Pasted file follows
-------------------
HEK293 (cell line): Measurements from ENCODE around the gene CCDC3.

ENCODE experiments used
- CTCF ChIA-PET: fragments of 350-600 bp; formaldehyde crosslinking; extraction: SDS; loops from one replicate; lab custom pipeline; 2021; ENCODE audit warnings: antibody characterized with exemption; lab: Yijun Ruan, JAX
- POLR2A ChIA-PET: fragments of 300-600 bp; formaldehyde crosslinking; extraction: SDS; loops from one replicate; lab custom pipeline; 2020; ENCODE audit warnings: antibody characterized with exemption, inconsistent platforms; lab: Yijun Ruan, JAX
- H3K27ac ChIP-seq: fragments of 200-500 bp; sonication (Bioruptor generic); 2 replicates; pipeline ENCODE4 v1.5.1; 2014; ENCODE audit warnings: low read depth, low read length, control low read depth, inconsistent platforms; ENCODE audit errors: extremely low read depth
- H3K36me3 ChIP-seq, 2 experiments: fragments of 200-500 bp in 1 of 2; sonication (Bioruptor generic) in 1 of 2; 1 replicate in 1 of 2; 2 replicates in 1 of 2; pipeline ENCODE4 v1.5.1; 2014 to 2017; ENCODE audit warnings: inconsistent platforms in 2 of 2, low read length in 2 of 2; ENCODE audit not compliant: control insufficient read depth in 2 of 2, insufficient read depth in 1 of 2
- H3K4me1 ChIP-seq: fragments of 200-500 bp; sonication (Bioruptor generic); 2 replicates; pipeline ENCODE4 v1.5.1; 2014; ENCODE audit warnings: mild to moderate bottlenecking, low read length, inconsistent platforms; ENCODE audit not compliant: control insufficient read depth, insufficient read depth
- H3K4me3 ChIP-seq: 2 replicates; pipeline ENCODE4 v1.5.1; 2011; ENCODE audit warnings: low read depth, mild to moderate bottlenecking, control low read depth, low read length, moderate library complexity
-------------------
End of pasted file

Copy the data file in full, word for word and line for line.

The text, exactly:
HEK293 (cell line): Measurements from ENCODE around the gene CCDC3.

ENCODE experiments used
- CTCF ChIA-PET: fragments of 350-600 bp; formaldehyde crosslinking; extraction: SDS; loops from one replicate; lab custom pipeline; 2021; ENCODE audit warnings: antibody characterized with exemption; lab: Yijun Ruan, JAX
- POLR2A ChIA-PET: fragments of 300-600 bp; formaldehyde crosslinking; extraction: SDS; loops from one replicate; lab custom pipeline; 2020; ENCODE audit warnings: antibody characterized with exemption, inconsistent platforms; lab: Yijun Ruan, JAX
- H3K27ac ChIP-seq: fragments of 200-500 bp; sonication (Bioruptor generic); 2 replicates; pipeline ENCODE4 v1.5.1; 2014; ENCODE audit warnings: low read depth, low read length, control low read depth, inconsistent platforms; ENCODE audit errors: extremely low read depth
- H3K36me3 ChIP-seq, 2 experiments: fragments of 200-500 bp in 1 of 2; sonication (Bioruptor generic) in 1 of 2; 1 replicate in 1 of 2; 2 replicates in 1 of 2; pipeline ENCODE4 v1.5.1; 2014 to 2017; ENCODE audit warnings: inconsistent platforms in 2 of 2, low read length in 2 of 2; ENCODE audit not compliant: control insufficient read depth in 2 of 2, insufficient read depth in 1 of 2
- H3K4me1 ChIP-seq: fragments of 200-500 bp; sonication (Bioruptor generic); 2 replicates; pipeline ENCODE4 v1.5.1; 2014; ENCODE audit warnings: mild to moderate bottlenecking, low read length, inconsistent platforms; ENCODE audit not compliant: control insufficient read depth, insufficient read depth
- H3K4me3 ChIP-seq: 2 replicates; pipeline ENCODE4 v1.5.1; 2011; ENCODE audit warnings: low read depth, mild to moderate bottlenecking, control low read depth, low read length, moderate library complexity